By Michael Berry
The portrayal of ancient atrocity in fiction, movie, and pop culture can demonstrate a lot in regards to the functionality of person reminiscence and the moving prestige of nationwide id. within the context of chinese language tradition, motion pictures resembling Hou Hsiao-hsien's City of Sadness and Lou Ye's Summer Palace and novels corresponding to Ye Zhaoyan's Nanjing 1937: A Love Story and Wang Xiaobo's The Golden Age jointly reimagine prior horrors and provides upward thrust to new old narratives.
Michael Berry takes an leading edge examine the illustration of six particular historic traumas in sleek chinese language historical past: the Musha Incident (1930); the Rape of Nanjing (1937-38); the February 28 Incident (1947); the Cultural Revolution (1966-76); Tiananmen sq. (1989); and the Handover of Hong Kong (1997). He identifies basic modes of restaging historic violence: centripetal trauma, or violence inflicted from the skin that conjures up a reexamination of the chinese language country, and centrifugal trauma, which, originating from inside, conjures up anxious narratives which are projected out onto a transnational imaginative and prescient of worldwide desires and, occasionally, nightmares.
These modes permit Berry to attach portrayals of mass violence to rules of modernity and the country. He additionally illuminates the connection among historic atrocity on a countrywide scale and the discomfort skilled through the person; the functionality of movie and literature as ancient testimony; the intersection among politics and paintings, background and reminiscence; and the actual benefits of recent media, that have came upon new technique of narrating the weight of historic violence.
As chinese language artists started to probe formerly taboo facets in their nation's historical past within the ultimate a long time of the 20 th century, they created texts that prefigured, echoed, or subverted social, political, and cultural traits. A heritage of Pain recognizes the far-reaching effect of this artwork and addresses its profound position in shaping the general public mind's eye and conception-as good as misconception-of glossy chinese language history.
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Extra resources for A History of Pain: Trauma in Modern Chinese Literature and Film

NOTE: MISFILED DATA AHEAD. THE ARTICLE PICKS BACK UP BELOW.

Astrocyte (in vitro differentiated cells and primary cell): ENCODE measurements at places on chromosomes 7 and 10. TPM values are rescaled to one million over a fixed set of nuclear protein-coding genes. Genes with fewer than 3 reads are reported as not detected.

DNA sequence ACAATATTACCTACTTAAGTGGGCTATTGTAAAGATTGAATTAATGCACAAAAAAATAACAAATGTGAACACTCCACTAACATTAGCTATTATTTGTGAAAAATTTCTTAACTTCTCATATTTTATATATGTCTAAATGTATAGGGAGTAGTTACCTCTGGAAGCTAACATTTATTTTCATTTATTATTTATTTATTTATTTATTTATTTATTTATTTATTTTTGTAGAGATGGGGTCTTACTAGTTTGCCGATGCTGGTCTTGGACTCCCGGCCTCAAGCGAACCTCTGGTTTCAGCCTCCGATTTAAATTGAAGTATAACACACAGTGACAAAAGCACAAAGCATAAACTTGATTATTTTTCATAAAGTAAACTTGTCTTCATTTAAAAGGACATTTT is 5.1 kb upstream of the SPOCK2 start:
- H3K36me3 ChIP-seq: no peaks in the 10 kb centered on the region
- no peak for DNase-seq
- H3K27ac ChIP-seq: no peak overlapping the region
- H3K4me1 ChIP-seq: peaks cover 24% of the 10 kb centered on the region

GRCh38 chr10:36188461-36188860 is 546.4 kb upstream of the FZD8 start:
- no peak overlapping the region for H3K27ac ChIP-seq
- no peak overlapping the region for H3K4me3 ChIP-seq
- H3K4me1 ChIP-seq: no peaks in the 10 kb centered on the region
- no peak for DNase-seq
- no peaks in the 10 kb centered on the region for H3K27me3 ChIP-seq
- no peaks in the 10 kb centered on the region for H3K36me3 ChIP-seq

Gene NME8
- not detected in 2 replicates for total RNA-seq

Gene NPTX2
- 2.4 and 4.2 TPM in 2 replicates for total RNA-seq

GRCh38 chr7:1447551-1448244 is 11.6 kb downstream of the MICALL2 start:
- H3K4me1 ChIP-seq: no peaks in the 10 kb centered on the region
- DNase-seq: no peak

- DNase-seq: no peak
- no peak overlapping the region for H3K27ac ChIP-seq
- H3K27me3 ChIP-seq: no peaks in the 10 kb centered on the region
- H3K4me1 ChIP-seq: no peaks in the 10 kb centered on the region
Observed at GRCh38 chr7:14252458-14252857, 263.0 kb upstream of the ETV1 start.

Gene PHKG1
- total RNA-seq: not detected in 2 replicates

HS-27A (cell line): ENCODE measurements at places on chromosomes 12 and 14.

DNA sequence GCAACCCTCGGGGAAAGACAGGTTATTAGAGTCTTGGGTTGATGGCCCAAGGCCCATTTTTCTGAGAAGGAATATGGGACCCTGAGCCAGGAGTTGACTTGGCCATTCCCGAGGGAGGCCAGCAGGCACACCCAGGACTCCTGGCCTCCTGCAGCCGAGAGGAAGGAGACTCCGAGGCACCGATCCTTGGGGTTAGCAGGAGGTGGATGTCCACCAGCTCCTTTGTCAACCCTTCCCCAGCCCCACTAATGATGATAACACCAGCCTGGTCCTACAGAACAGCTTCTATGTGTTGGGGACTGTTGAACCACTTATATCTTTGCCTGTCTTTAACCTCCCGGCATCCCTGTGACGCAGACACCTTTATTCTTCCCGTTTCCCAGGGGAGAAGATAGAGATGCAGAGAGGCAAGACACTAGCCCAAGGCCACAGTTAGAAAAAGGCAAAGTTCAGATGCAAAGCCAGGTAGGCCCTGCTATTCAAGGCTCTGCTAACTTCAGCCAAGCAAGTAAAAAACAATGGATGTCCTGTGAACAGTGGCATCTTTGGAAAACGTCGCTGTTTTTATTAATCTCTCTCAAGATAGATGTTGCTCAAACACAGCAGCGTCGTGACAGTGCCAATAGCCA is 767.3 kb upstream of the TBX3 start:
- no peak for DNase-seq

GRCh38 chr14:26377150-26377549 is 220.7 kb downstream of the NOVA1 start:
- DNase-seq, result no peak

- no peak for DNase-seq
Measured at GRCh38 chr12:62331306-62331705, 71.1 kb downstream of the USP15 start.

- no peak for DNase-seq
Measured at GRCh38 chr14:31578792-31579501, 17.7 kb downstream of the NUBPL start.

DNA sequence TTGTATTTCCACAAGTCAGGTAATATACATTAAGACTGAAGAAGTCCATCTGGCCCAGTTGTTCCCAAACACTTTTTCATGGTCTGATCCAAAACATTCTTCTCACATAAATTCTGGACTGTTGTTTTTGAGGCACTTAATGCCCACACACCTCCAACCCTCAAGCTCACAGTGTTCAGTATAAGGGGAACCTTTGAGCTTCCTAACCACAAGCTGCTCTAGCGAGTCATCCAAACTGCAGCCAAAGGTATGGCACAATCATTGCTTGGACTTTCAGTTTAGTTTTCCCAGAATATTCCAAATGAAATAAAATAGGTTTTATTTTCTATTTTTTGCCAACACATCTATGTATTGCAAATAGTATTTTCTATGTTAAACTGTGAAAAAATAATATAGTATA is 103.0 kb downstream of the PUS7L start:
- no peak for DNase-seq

The women were bound together at their necks with a heavy rope—strung one to another like pearls. Stumbling with each step, they were covered with mud. Babies lay everywhere on the ground. The organs of those trampled like turf under horses’ hooves or people’s feet were smeared in the dirt, and the crying of those still alive filled the whole outdoors. Every gutter or pond that we passed was stacked with corpses, pillowing each other’s arms and legs. The blood had flowed into the water, and the combination of green and red was producing a spectrum of colors.
As meticulous as Chen Chieh-jen’s restaging of history may be, he is also reminding us (often through small details, like the modern hairstyle of the condemned man) that the entire film is, like his earlier digital “Traveling to the center of pain”: (left) Observers and a Western photographer in late Qing–era costume as seen through the wound in the victim’s left chest. The camera pans slowly to the right to reveal (right) observers in modern dress through the hole in his right chest. Courtesy of the artist.
Prelude: a history of pain 24 his play. In The Peach Blossom Fan the audience/reader is addressed not only by the characters but also by the Master of Ceremonies, a figure whose direct speeches represent a perspective purportedly detached from the action of the play proper. The Master of Ceremonies actually appears in the play, which lends his commentary an added degree of authenticity, as he is a participant in the history playing out onstage. And though the events portrayed are mere dramatizations, in the narrative approach there is always a unified perspective—even when a “detached” storyteller appears, he is not a stand-in for the author but a witness to history.
A History of Pain: Trauma in Modern Chinese Literature and Film by Michael Berry